On the heels of the Minnesota Independent story last week about U.S. Rep. Erik Paulsen’s cozy financial relationship with the medical device industry, the New York Times reported Tuesday that some health professionals are alarmed by Paulsen’s push to relax Food and Drug Administration (FDA) oversight.
“They have this unwritten assumption that every new device is innovative,” Dr. Rita Redberg, who is the editor of the Archives of Internal Medicine, said, referring to the venture capital funds. But some devices, she said, “are killing people or causing significant harm.”
The Times reports that 10 bills to speed up the FDA’s medical device approval process have already been introduced by House Republicans this month. In the Senate, Sen. Amy Klobuchar has introduced a similar bill.
The U.S. House of Representatives has held four hearings on F.D.A. device approval procedures since February, with the vast majority of witnesses being “investors, entrepreneurs, industry consultants, trade group officials or patients who said that agency delays in approving a device had harmed them or a loved one,” according to the New York Times. No one who was harmed by a faulty device was invited to testify.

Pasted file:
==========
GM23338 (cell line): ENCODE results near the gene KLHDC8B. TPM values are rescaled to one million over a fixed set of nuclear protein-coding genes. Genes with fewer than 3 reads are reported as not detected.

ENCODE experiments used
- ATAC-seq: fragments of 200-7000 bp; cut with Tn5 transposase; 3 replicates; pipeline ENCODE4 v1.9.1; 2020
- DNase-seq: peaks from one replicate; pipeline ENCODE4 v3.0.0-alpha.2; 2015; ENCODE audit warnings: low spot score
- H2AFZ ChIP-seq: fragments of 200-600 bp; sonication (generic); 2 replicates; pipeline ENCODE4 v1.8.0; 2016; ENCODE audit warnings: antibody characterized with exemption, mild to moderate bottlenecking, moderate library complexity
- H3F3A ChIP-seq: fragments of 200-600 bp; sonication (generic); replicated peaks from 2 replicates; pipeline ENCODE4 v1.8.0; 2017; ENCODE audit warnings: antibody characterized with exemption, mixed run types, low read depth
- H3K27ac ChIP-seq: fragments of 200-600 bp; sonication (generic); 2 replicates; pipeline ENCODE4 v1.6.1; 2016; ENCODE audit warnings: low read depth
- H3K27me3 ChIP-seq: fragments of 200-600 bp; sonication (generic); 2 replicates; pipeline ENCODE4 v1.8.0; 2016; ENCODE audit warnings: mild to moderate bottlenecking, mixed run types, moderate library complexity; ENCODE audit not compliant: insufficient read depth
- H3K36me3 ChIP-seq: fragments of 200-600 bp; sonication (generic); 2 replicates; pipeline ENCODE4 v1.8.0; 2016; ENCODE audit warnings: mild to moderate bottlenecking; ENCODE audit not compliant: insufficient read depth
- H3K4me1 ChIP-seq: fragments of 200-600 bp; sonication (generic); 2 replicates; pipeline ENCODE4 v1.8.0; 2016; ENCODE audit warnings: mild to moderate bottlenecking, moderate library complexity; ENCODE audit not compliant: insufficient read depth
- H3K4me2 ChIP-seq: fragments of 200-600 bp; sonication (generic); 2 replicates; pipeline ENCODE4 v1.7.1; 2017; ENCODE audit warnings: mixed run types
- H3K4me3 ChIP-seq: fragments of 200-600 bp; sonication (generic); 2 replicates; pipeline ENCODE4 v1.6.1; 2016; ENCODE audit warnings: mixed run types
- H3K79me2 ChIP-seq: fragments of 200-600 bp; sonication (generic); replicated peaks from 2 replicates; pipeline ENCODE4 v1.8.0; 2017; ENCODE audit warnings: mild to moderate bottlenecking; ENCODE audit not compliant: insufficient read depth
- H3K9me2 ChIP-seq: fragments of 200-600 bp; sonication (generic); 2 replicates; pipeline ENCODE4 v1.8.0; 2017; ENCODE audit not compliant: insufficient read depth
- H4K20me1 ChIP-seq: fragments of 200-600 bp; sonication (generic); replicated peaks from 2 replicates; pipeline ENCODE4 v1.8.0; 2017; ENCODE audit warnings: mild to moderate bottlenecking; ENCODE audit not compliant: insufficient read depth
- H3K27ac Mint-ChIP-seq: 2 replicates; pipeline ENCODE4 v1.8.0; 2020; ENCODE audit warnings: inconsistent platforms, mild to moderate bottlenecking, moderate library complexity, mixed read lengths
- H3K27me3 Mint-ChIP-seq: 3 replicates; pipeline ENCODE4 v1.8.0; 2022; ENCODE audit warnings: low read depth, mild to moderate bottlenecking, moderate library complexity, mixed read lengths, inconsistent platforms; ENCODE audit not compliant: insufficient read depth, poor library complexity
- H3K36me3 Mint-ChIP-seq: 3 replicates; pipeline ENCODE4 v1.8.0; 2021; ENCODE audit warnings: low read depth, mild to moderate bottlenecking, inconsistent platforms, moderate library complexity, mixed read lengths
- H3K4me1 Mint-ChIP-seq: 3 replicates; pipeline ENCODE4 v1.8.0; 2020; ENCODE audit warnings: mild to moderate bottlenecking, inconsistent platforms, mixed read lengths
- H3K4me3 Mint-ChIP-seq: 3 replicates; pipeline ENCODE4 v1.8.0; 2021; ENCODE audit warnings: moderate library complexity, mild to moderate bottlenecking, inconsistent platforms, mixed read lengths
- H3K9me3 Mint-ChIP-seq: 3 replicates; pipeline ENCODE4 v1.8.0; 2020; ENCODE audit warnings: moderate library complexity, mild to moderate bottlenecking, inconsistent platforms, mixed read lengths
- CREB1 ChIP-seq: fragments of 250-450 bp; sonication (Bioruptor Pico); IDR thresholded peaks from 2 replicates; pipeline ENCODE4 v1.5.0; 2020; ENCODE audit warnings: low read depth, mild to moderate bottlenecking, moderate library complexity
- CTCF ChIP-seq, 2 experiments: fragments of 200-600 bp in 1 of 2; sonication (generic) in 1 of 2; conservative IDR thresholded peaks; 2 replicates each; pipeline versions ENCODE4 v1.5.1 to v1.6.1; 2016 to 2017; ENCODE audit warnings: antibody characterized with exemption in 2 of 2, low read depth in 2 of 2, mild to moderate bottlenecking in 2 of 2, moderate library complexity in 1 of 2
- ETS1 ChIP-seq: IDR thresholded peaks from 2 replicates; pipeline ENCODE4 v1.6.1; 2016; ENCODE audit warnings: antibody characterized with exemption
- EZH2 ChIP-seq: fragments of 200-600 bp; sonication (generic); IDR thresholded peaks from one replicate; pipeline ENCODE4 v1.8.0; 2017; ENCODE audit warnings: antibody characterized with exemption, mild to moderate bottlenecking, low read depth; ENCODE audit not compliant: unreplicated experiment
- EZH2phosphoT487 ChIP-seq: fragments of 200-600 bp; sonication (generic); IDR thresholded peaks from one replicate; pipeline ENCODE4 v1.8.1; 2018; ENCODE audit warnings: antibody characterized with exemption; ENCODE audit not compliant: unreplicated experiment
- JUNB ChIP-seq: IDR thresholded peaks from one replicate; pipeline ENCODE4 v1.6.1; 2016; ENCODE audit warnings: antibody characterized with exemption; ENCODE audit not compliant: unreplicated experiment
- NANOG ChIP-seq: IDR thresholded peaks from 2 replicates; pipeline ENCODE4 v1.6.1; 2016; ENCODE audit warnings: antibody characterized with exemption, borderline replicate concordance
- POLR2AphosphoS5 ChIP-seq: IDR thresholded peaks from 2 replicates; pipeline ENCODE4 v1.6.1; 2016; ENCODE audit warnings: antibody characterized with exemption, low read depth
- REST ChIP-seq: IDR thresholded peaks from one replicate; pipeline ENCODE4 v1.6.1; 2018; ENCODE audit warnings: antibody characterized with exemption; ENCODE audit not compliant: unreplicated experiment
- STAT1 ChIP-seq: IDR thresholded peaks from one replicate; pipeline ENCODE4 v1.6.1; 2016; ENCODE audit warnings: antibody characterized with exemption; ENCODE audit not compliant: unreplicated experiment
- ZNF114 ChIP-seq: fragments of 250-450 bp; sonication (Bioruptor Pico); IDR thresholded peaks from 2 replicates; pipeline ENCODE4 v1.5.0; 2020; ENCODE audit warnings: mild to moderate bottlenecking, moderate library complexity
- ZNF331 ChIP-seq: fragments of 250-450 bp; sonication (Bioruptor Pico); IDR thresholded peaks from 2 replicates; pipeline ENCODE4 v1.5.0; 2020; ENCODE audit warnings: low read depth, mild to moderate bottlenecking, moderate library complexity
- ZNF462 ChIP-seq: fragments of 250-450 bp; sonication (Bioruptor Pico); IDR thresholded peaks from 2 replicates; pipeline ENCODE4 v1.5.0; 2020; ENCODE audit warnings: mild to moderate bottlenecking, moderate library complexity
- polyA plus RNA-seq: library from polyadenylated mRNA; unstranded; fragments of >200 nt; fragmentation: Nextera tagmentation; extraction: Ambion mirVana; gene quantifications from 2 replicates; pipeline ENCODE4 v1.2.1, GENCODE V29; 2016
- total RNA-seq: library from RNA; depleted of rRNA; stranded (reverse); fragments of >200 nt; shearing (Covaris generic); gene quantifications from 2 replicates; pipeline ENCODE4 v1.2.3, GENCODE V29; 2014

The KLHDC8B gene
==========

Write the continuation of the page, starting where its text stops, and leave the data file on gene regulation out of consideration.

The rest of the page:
As the Minnesota Independent reported last week, Paulsen has been rewarded for his advocacy for the industry with campaign donations from company PACs and executives. The Congressman is currently sitting on $900,000, according to Federal Election Commission records. The medical device and drug industry gives more generously to Paulsen than to other candidates or PACs in the district, according to an analysis by the Center for Responsive Politics.
The Times story shows a steep increase in donations from venture capitalists with an interest in health care after Paulsen testified to Congress in June that FDA processes should be streamlined.
As the Minnesota Independent reported, Paulsen has seen substantial increases in donations from the entire medical device industry since he became a member of the influential House Ways and Means Committee, with one medical private equity firm crowing that “his increasingly high profile in Congress may help bring additional visibility to the medtech sector.”
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